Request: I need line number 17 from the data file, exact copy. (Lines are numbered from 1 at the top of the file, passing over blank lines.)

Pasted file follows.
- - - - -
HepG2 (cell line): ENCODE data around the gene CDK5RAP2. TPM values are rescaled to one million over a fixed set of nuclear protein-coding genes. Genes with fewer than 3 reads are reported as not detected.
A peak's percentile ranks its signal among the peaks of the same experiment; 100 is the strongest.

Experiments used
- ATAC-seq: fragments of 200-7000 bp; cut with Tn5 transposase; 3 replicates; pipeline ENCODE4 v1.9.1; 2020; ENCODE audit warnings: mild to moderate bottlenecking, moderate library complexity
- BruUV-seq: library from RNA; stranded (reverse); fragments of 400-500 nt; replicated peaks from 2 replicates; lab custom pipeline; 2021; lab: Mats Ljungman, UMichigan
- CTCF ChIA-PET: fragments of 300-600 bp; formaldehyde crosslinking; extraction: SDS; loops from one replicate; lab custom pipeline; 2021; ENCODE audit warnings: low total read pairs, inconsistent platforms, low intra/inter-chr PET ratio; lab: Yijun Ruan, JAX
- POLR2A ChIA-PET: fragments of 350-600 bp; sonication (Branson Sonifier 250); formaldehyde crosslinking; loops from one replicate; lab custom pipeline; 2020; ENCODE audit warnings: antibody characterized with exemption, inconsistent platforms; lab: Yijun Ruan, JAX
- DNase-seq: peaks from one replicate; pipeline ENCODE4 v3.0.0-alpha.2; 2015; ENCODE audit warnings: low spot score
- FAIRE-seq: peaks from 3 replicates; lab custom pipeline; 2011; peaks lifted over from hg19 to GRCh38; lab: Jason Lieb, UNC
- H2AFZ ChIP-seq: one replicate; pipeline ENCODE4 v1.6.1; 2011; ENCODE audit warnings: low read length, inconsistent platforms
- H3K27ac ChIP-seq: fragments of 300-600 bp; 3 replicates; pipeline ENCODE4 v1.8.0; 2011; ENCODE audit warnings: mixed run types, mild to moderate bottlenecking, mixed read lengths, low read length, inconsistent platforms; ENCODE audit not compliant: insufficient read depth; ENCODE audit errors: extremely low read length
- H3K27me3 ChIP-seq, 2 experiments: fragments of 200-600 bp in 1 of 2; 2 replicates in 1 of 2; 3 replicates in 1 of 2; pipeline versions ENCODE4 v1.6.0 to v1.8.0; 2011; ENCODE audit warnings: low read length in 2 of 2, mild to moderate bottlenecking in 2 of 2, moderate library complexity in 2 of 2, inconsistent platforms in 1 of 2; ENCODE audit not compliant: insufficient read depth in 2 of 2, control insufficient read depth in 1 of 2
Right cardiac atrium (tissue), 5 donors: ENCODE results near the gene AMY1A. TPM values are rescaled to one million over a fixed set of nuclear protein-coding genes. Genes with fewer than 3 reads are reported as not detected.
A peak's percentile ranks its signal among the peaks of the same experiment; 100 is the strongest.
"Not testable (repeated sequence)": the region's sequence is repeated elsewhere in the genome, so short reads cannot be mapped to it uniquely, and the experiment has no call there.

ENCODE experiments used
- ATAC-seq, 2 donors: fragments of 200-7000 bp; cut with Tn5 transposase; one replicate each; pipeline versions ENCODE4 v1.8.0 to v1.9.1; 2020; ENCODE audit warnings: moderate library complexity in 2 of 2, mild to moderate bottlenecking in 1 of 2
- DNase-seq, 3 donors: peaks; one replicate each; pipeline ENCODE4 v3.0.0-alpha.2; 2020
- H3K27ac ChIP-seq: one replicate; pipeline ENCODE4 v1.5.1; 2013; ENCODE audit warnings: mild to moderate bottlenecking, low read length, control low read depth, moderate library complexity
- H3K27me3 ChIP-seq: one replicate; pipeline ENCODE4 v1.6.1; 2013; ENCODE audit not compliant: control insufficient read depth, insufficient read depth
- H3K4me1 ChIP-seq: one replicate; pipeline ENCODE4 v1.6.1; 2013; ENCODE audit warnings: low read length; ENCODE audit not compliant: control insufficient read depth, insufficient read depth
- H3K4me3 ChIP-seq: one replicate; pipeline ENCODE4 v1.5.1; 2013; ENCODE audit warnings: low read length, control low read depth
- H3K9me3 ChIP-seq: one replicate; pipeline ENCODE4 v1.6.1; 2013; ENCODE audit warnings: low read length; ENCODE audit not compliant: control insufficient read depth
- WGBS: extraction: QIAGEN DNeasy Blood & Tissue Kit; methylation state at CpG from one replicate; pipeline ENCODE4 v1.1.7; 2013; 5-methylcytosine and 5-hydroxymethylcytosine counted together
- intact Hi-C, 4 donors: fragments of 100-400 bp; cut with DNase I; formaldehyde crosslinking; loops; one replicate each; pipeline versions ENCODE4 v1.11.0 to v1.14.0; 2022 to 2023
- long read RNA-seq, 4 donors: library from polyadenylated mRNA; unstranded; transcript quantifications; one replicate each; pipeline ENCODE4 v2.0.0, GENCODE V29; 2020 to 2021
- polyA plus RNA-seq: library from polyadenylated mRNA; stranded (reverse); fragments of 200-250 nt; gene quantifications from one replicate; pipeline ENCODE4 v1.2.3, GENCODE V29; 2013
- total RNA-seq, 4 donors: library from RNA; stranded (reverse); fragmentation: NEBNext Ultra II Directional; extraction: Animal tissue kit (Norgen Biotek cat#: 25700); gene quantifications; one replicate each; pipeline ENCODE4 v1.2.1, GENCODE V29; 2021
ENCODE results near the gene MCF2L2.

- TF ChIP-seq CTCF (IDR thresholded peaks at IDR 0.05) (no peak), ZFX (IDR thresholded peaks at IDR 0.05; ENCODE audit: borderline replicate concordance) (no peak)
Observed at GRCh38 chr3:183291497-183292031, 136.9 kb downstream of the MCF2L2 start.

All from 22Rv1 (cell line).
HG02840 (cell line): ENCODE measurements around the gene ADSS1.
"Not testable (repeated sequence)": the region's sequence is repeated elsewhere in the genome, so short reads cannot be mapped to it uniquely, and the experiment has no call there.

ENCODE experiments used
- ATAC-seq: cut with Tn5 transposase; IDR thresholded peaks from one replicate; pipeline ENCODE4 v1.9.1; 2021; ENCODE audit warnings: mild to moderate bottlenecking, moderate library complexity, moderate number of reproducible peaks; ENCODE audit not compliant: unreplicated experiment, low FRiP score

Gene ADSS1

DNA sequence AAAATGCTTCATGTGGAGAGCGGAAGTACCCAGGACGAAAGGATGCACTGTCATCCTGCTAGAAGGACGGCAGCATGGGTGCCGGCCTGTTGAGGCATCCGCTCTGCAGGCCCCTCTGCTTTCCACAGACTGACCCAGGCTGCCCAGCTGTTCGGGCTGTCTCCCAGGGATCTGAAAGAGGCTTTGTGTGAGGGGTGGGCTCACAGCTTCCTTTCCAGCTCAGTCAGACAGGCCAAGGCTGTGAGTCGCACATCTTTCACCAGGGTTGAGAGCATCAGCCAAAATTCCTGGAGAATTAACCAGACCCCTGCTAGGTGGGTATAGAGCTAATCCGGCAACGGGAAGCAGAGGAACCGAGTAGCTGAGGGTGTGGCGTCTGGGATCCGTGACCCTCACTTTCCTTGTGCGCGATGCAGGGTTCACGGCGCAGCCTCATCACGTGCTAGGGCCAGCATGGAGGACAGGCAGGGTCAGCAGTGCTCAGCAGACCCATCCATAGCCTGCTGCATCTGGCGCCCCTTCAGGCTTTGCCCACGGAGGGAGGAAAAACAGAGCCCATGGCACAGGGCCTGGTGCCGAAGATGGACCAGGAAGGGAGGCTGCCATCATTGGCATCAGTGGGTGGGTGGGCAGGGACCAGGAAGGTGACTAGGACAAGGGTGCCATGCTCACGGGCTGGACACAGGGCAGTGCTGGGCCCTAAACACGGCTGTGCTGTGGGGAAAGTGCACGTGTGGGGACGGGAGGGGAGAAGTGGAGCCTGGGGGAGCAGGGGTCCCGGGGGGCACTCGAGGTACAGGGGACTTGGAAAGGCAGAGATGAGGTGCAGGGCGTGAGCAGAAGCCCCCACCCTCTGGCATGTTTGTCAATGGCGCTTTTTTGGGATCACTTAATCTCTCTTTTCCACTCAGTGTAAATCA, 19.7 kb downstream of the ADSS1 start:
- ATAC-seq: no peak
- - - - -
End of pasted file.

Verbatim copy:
- ATAC-seq, 2 donors: fragments of 200-7000 bp; cut with Tn5 transposase; one replicate each; pipeline versions ENCODE4 v1.8.0 to v1.9.1; 2020; ENCODE audit warnings: moderate library complexity in 2 of 2, mild to moderate bottlenecking in 1 of 2